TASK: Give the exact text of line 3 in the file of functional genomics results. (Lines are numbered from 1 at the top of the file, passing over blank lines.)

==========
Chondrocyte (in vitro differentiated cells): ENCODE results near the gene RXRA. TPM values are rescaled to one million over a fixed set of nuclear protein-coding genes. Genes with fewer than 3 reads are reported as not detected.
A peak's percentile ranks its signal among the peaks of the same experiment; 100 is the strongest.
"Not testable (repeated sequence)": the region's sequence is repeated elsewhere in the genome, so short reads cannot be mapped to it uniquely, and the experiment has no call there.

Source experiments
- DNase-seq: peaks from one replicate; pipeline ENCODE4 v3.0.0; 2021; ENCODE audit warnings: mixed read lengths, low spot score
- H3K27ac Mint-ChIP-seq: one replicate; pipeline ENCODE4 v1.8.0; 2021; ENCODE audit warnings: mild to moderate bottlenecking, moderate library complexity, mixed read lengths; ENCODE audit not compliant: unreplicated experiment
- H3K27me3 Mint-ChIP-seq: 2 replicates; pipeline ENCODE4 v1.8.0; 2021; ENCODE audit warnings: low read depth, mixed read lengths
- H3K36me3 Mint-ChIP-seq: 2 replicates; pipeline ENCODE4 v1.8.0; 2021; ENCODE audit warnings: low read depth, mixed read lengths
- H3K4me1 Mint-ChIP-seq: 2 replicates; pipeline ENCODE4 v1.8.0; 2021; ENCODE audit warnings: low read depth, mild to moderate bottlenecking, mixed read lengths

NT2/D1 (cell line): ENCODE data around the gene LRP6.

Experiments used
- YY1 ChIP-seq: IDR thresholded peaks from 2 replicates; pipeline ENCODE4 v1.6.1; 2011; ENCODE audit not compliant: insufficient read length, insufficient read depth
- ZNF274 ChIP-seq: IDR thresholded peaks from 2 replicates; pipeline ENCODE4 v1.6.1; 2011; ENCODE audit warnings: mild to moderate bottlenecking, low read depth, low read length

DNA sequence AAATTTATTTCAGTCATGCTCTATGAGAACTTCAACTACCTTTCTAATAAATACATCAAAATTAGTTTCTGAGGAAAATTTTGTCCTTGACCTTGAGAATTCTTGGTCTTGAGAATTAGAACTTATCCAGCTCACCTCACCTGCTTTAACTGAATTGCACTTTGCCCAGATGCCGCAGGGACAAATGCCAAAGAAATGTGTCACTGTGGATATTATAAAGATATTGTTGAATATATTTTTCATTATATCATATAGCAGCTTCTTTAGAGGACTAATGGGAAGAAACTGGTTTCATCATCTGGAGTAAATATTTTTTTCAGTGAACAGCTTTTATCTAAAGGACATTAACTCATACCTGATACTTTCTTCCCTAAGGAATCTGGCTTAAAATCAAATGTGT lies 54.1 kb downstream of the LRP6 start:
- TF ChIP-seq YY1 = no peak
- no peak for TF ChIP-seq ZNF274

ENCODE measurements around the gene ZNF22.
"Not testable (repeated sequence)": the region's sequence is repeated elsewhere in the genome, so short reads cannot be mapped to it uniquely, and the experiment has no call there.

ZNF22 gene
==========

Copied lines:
"Not testable (repeated sequence)": the region's sequence is repeated elsewhere in the genome, so short reads cannot be mapped to it uniquely, and the experiment has no call there.